When Case Developments Make You Look Smarter Than You Are
Exactly three (3) weeks ago, I called IBM's lawsuit seeking to bar one of its human resources/diversity executives from joining Microsoft "inane" (see, "Why Yesterday's IBM v. Microsoft Non-Compete Suit is Inane"), pointing out that several factors mitigated the utility of continuing the litigation. For example, I noted that even if IBM ultimately secured a favorable court ruling beyond the initial temporary restraining order on the enforceability of their non-compete (which was highly questionable given that Ms. McIntyre was in human resources, not tech), what did IBM stand to gain? By the time that any such ruling would be rendered, how much longer would be left on the non-compete?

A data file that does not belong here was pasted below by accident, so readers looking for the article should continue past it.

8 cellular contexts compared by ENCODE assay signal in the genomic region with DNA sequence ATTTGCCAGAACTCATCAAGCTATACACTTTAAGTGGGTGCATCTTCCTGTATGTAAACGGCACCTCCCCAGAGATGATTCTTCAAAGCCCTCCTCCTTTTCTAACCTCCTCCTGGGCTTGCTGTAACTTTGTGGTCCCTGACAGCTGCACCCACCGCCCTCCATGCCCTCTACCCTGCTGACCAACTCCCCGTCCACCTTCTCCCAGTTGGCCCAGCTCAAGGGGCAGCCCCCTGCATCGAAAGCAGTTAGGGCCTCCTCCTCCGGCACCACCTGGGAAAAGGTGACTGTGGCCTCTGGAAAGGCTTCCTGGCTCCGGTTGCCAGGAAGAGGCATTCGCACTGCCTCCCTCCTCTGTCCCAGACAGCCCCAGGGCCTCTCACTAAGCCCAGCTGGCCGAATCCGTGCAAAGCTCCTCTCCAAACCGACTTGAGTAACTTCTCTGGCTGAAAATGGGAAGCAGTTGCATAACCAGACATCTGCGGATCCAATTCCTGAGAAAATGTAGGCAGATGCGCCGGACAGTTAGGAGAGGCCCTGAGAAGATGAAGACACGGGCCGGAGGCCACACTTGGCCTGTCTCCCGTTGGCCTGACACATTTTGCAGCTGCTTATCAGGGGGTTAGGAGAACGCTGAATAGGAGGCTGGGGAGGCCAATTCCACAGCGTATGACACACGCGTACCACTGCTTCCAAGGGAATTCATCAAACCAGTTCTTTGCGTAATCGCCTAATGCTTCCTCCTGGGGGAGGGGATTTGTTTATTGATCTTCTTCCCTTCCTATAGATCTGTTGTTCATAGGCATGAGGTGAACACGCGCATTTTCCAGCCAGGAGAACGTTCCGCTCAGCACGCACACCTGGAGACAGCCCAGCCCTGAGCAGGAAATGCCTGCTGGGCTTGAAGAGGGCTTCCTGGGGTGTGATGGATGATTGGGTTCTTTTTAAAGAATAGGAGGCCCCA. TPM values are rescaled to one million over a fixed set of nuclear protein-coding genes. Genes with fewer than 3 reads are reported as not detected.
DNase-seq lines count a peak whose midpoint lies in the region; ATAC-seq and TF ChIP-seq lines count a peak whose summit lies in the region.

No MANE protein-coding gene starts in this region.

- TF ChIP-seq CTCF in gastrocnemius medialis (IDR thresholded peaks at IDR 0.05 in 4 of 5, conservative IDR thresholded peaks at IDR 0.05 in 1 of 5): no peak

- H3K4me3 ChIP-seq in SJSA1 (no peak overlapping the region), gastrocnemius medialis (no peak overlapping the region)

I also suggested that if cooler heads were to prevail, the best path forward was rather obvious:
Since Ms. McIntyre's non-compete was only set to last one year, the case should be settled by briefly sidelining Ms. McIntyre.
And, from the news reporting on that case, it appears that's precisely what happened yeterday.
It's a bit gratifying to see common sense prevail - at least sometimes.
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